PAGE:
Unfortunately I just have the SE, so I don't have an interior temperature gauge, I just know over the weekend, as I was driving down the highway, I was thinking "Why am I sitting here feeling hot when I have the air on full blast?" It's not blowing out hot air, it just doesn't seem like it's blowing out air that's as cold as what it should be, based on my experience with my previous vehicles. That's why I was wondering if compact cars are different.
 

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Your escape had rear vents if im not mistaken, thus the whole cabin was being ventilated with cool air, not just being blown in from the front as we have with the Focus. Additionally when the engine is not at high RPM and thier is no airflow in the engine compartment, most A/C compressors wont be working at 100% efficiency, my old cobalt was the worse at this; my Focus is much better.
My focus has rear heating/cooling ducts that are located under the 2 front seats.....I've had passengers in the back on very hot days and no one has complained that it was too warm.
 

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The AC I'm my 12 works very well. The automatic climate control will vary the fan speed based on the measured air temp and the temperature set point. Bigger the difference the faster the fan blows.

The only thing I have noticed is when you first start the car it blows air that feels warmer than the ambient in the car but the car is cooling down nicely before I am out of the drive way.
 

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Maybe I'm just not used to a compact car yet, but does anyone else find the air conditioner to be lacking in this car? The car doesn't seem to cool down all that much unless it's on Max AC, blowing full blast. The speed of the fan also seems to vary with the speed of the motor, often blowing harder and faster at certain times, and slower at other times. Is anyone else noticing this? Is this normal for a compact car? My Escape had great air conditioning and would cool the cabin down very quickly and get very cold.
The A/C will not start to really crank until the system has "warmed up". So it starts off not blowing fully when you first turn it on, then after a while it starts to blow fully. It isn't about the speed of the car as much as how long it has been running/blowing. If the air that comes out of the system does not seem cold, then you should bring it in to be checked/fixed.
 

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Here is what I posted in another thread about how my A/C has been working:

Driving an hour this morning in 81 degrees and humid. ATC set on 70 degrees. A/C works until I start slowing down and stopped at red lights. Also, sometimes when driving highway speeds and there isn't much demand on the system. System starts putting out humid air for minutes at a time, then goes back to normal. The condenser has to be freezing up or something.
 

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Maybe I'm just not used to a compact car yet, but does anyone else find the air conditioner to be lacking in this car? The car doesn't seem to cool down all that much unless it's on Max AC, blowing full blast. The speed of the fan also seems to vary with the speed of the motor, often blowing harder and faster at certain times, and slower at other times. Is anyone else noticing this? Is this normal for a compact car? My Escape had great air conditioning and would cool the cabin down very quickly and get very cold.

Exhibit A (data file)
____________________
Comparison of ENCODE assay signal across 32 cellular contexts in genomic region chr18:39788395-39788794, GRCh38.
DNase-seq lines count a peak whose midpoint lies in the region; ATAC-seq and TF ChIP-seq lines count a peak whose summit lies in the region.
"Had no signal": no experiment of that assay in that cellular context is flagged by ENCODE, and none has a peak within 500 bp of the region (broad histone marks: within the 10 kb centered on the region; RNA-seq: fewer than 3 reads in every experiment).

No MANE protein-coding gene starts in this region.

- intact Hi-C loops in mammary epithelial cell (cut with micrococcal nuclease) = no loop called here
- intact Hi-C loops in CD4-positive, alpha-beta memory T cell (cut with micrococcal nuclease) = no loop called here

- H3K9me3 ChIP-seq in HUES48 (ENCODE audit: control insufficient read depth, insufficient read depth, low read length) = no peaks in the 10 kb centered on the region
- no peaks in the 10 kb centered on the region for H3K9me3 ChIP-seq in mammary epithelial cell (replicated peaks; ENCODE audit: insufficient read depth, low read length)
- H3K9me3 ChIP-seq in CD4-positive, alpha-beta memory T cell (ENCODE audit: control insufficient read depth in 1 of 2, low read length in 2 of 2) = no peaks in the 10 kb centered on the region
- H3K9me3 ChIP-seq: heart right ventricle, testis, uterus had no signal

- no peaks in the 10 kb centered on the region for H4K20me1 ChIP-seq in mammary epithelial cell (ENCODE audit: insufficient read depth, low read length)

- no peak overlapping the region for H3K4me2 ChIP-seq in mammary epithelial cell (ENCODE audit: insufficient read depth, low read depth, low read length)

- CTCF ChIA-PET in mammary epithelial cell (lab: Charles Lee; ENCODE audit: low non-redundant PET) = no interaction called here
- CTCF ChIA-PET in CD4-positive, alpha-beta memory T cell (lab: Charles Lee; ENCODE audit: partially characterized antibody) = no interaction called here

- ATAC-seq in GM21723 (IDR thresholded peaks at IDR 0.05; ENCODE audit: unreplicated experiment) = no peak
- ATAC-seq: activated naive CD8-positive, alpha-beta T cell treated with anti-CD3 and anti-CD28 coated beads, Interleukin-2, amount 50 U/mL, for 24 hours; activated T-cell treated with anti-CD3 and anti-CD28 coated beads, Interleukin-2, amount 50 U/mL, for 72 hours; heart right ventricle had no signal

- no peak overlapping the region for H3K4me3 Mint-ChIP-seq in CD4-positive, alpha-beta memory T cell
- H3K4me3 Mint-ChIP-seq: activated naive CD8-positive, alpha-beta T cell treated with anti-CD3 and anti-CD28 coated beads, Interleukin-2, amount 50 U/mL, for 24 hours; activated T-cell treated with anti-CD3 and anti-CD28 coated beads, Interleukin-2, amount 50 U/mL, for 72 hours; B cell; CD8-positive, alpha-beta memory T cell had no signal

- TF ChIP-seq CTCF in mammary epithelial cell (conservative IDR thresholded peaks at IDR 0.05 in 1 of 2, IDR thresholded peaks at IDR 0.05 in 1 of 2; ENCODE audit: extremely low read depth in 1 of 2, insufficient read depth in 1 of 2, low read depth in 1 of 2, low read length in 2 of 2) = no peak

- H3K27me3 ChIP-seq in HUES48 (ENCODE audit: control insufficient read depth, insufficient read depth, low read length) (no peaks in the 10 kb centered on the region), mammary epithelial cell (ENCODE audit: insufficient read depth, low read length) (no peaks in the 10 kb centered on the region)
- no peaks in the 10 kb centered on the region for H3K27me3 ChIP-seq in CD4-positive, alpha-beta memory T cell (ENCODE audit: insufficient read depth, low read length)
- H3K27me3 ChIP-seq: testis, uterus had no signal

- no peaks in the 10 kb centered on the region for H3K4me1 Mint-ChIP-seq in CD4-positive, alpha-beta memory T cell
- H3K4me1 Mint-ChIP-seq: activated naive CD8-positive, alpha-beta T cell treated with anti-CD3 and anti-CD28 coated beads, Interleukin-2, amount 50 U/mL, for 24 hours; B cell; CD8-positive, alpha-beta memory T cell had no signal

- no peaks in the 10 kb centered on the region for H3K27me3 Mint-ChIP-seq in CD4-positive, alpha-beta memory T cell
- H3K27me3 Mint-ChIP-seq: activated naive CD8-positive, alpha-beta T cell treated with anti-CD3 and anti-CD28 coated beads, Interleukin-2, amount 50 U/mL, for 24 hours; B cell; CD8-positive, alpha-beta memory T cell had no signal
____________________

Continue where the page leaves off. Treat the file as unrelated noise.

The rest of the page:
I've noticed this on my 2012 SE too and it's quite annoying. I don't think it's normal for compact cars because I've driven a few other compact cars and I've never noticed anything of this sort. The difference in air speed on the focus is very noticeable and it's almost like putting the fan speed on max at times.
The A/C is quite bad IMO. It does cool well when it's on max but cuts off too often and the air gets humid even when it is set to 'circulation'
 

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Two issues: YESSair conditioning HAS taken a giant step backwards with the banning of Freon.
The current approved refrigerant is puke compared to the good old Freon, and even the first substitutes.. the stuff they allow now is totally lame.
Secondly, yeah you have a tiny engine, designed for fuel saving. the air is not gonna be what you had in a big old engined car.
And YES the engine speed does impact the ability of the air conditioning to work well.
It certainly will blow colder with the engine turning more RPMS. It may seem to blow harder?
I am satisfied with what is available. It does not impact the engine power too much. Which would be the alternative: if you had a killer air conditioner, it would drag way too much on the engine. And yes it haas to be full on to really pump in the cold air at first. Soon enough I can turn it way down.
The Focus is a good compromise.
If you really want more air, maybe an oversize pully is available? to spin the compressor faster.
Really the only issues with R-134a were when it was retrofitted into R12 systems. R-12 systems were designed for the thermodynamics of R-12 so the condenser and evaporator were sized accordingly. When R-134a was put into these systems using a "kit", the kit did not change these two key components, thus making for the R-134a to be noticeably less efficient in cooling in retrofitted systems.

Today's R-134a systems are designed for the thermodynamics of R-134a so the condenser and evaporator are sized accordingly (the condenser and evaporator are larger). The real world cooling efficiency between the two are quite similar, giving a slight edge to R-12 at lower speed operation.

If someone is experiencing poor cooling in today's modern automobile, it is highly unlikely to be because the refrigerant is R-134a. The problem is somewhere else in the system or how it was designed.

As a side note, please explain why you think this would be: "Secondly, yeah you have a tiny engine, designed for fuel saving. the air is not gonna be what you had in a big old engined car."